While playing Ray Ploshansky on Lena Dunham’s “Girls” for HBO, Alex Karpovsky also starred in, wrote, and directed two films on his own, “Rubberneck” and “Red Flag.” He is also in the Coen brothers’ new film, “Inside Llewyn Davis,” which he says is the first role he booked from an audition.
“Rubberneck,” which Karpovsky co-wrote with Garth Donovan, was inspired by the writers’ love of slow-burning character-driven psycho-sexual thrillers. The inspiration for “Red Flag” (pictured), a dark comedy road trip film, came to Karpovsky when he was asked to go on tour with his film, “Woodpecker.”
“As a filmmaker, you want to share your film with audience members in such a direct and personal way where you present the film, and to do Q&A’s in person is fun, but there’s also kind of a lot of fear of loneliness,” says Karpovsky. Thinking there might be a story in the tour, he decided to make “Red Flag” so he could come out of the tour with a finished film. Karpovsky shares how he took very different approaches to the films.
As a writer/director do you like to stick to the script or change things on set?
Alex Karpovsky: It depends on the story, and it depends on how much rehearsal time we’ve had beforehand. With “Rubberneck,” I made the movie with more resources than I normally have. I had a slightly bigger crew…There was more attention put into the aesthetic of the movie and into a light package and a camera package and a dolly package and so there was more of a technical precision to it that was new to me. I felt like everything had to be precise and premeditated...and the story doesn’t lend itself to too much improvisation. “Red Flag” is the counter opposite. There was no script. There was a 30-page outline, which is basically a description of the scenes in the film, so we had about 60-65 scenes. I tried to find actors that could hit the beats of each individual scene in their own words. So it was structured improv. We would improv but with some very quantifiable concrete established walls.
So did you shoot a lot of different takes with “Red Flag?”
Karpovsky: We would talk about things for about a half hour beforehand…I just wanted to make sure everyone completely gets what is going on and then we’d usually do one or two rehearsals where we’d just do it and see what happens and take risks. Then in real time, with everyone’s help, I try to make the must-have list. These are the best things that happened in that improv; [we’d] create transitions from one good idea to another. Then we would do it I don’t know how many times; it depends on the scene. And every time I would try to shave off a fact, so, ‘Let’s do it again, but you don’t need to talk about the trip you take to Kentucky in this take.’ Every take would be shorter and shorter and by the end of it we would have more or less a lean and mean version of the scene.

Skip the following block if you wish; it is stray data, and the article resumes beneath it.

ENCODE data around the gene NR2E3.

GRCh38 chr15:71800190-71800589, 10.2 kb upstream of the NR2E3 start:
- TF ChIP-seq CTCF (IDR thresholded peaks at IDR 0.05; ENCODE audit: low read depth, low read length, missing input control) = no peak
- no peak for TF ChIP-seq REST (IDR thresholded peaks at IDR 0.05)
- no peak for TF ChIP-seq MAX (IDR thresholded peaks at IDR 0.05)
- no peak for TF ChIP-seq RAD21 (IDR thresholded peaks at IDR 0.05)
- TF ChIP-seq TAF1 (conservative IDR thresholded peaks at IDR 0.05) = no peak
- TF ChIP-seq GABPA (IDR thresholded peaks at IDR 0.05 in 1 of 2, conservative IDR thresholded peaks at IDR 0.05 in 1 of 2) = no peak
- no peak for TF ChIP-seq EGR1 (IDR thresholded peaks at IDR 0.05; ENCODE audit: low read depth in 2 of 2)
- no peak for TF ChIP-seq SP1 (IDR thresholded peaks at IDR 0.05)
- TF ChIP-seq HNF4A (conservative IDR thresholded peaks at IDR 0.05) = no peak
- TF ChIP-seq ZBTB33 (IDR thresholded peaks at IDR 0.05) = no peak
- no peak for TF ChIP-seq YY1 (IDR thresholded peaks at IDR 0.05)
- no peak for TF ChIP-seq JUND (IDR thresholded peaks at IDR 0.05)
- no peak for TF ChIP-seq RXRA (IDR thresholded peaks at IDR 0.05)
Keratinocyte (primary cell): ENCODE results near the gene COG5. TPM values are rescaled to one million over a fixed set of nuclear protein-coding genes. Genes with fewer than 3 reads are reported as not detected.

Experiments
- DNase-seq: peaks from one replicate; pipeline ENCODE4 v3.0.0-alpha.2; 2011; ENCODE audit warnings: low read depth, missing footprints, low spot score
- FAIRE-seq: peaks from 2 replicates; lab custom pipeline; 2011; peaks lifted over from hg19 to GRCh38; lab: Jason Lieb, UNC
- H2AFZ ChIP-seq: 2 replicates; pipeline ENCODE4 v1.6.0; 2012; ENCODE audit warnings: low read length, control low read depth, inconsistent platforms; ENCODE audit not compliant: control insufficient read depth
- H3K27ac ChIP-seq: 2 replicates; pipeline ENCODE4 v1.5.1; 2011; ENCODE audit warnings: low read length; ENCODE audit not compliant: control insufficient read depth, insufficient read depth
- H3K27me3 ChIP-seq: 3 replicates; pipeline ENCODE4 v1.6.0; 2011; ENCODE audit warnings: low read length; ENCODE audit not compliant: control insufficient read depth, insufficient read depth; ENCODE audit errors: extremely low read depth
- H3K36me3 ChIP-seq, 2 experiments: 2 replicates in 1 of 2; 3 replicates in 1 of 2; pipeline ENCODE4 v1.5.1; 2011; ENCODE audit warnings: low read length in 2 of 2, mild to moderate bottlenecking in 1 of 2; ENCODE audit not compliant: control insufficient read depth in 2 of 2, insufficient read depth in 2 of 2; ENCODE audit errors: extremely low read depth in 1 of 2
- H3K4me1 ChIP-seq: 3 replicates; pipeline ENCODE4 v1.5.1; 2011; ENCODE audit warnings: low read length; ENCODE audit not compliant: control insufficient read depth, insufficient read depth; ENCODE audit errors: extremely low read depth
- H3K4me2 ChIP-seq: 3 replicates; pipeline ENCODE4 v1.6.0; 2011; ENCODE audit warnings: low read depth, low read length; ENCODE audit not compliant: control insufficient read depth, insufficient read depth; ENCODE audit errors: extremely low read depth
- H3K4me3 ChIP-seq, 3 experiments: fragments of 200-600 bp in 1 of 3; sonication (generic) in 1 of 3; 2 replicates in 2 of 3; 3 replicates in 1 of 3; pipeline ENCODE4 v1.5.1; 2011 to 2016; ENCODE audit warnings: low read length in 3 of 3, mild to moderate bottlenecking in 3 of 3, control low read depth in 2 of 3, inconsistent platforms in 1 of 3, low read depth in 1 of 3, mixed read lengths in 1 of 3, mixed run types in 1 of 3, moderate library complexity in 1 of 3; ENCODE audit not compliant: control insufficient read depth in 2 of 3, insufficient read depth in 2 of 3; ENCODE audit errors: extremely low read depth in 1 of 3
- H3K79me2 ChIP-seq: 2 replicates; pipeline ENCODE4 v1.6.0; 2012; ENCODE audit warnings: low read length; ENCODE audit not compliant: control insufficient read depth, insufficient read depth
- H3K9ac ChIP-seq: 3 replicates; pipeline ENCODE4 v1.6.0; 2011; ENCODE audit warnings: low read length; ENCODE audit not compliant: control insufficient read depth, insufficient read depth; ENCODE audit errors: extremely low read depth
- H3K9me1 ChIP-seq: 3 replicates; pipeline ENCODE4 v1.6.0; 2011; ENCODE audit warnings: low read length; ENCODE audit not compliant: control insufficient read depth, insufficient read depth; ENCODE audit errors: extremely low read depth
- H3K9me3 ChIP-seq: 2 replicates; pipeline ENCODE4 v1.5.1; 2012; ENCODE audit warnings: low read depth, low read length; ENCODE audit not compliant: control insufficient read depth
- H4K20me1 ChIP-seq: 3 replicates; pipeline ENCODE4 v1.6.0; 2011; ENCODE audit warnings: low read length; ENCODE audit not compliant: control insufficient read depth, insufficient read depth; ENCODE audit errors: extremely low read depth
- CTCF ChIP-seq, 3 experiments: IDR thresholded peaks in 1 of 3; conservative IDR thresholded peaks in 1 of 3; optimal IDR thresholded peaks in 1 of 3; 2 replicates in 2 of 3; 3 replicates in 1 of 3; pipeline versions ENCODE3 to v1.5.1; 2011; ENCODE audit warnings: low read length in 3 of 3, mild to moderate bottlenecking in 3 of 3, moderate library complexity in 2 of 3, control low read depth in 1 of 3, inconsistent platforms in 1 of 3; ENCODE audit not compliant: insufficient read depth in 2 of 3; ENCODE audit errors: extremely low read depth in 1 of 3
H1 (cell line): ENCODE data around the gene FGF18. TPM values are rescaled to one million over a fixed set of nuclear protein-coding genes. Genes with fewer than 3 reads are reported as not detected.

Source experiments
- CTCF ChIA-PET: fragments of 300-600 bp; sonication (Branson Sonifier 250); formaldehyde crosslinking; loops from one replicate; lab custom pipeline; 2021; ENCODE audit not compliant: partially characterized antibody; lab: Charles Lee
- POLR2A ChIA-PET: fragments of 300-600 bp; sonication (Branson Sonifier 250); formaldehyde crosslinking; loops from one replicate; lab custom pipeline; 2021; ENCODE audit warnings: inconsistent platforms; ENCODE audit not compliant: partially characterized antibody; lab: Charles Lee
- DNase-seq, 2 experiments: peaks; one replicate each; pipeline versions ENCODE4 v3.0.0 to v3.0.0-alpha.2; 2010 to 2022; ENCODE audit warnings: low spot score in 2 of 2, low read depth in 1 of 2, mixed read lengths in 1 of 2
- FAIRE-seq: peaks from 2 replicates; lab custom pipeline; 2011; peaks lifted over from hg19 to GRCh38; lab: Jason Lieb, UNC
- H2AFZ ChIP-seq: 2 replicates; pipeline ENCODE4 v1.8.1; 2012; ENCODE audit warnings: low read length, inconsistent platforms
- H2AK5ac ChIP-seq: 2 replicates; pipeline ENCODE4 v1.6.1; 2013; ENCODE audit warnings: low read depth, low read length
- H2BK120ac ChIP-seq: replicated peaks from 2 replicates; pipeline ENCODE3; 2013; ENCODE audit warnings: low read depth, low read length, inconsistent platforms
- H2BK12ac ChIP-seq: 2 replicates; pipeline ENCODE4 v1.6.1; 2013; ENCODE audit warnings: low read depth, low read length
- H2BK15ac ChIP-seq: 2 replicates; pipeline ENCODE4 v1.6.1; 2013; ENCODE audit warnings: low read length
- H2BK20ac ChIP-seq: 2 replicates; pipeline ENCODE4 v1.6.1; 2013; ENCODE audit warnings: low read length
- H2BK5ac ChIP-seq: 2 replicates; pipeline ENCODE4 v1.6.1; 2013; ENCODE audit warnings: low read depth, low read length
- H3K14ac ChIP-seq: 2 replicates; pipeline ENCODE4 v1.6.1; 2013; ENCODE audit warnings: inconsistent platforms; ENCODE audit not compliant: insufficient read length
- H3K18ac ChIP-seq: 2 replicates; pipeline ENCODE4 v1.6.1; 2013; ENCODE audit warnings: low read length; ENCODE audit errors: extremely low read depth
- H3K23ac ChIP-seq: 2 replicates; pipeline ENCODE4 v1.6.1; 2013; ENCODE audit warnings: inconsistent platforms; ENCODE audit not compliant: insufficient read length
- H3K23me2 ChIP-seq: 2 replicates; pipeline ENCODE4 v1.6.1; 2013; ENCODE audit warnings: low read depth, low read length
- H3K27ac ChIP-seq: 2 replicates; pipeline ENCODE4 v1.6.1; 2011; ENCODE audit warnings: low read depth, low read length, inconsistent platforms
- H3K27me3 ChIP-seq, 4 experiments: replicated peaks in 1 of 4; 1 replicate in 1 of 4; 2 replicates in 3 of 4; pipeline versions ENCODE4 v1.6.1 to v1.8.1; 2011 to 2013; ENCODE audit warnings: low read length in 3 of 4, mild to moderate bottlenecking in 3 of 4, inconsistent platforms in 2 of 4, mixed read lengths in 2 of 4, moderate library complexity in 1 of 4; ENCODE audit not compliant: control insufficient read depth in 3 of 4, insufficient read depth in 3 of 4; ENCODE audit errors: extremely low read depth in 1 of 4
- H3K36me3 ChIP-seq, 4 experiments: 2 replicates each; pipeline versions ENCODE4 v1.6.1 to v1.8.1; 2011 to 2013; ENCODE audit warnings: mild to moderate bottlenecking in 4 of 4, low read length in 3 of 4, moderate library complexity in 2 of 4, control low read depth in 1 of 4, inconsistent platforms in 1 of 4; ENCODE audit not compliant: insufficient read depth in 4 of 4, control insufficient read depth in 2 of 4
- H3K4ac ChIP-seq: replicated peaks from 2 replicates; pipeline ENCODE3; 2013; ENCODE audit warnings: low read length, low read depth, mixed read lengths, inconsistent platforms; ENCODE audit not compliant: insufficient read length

Is it difficult to direct yourself?
Karpovsky: I don’t view it as directing myself. It’s just basically you have an idea and these are different forms of expressing it. I’m expressing it verbally talking to the cinematographer in this moment and then I’m engaged in the present moment expressing with other actors at a different moment. I like directing myself, I feel like it’s one less person to give notes to. There’s an efficiency in it. I’m also kind of a control freak. So I like the fact that it gives me more control in the overall picture. The hardest part, and Lena Dunham is really great at this, is to be engaged in a scene, to be completely present to be able to improvise and stay lucid while still downloading notes that will immediately be given to people around you when you cut. I find that kind of difficult to do. I kind of have to watch playback or just talk to people around me and have people be sort of like recorders for me.
Do you prefer acting or directing?
Karpovsky: I think I’d be unhappy if I only did one thing. If I only acted I feel like I wouldn’t have enough creative expression over my own sensibility and also if I only acted the notion of surrendering my fate and future to other people is deeply unsettling to me and it would make me uncomfortable. Conversely, if I only directed I just feel like life wouldn’t be as much fun. I really get a tremendous amount of joy. It’s very satisfying to my soul, quite frankly, as cheesy as that might sound, it’s true. It nourishes me somehow to be able to play around with friends and step into someone else’s shoes…It’s liberating.
Do you have any acting advice?
Karpovsky: What I try to do often when I’m acting and what I like when I’m seeing good acting is how authentic it is. How true is this to what I know of the world that’s been created for me? The ultimate test for me is like if I heard a clip of it on the radio, I’d like the audience not to know if I’m acting. I’d like the audience not to know whether or not this is a clip from a movie or a clip from an interview. Like right now, this interview. I would like it to be as authentic and realistic as this is. That to me is a sign of good acting when it seems completely plausible and realistic to the point where you don’t know if it’s true or not…So whatever it may take for you to try to get there or try to promote this type of possibility I would suggest you explore.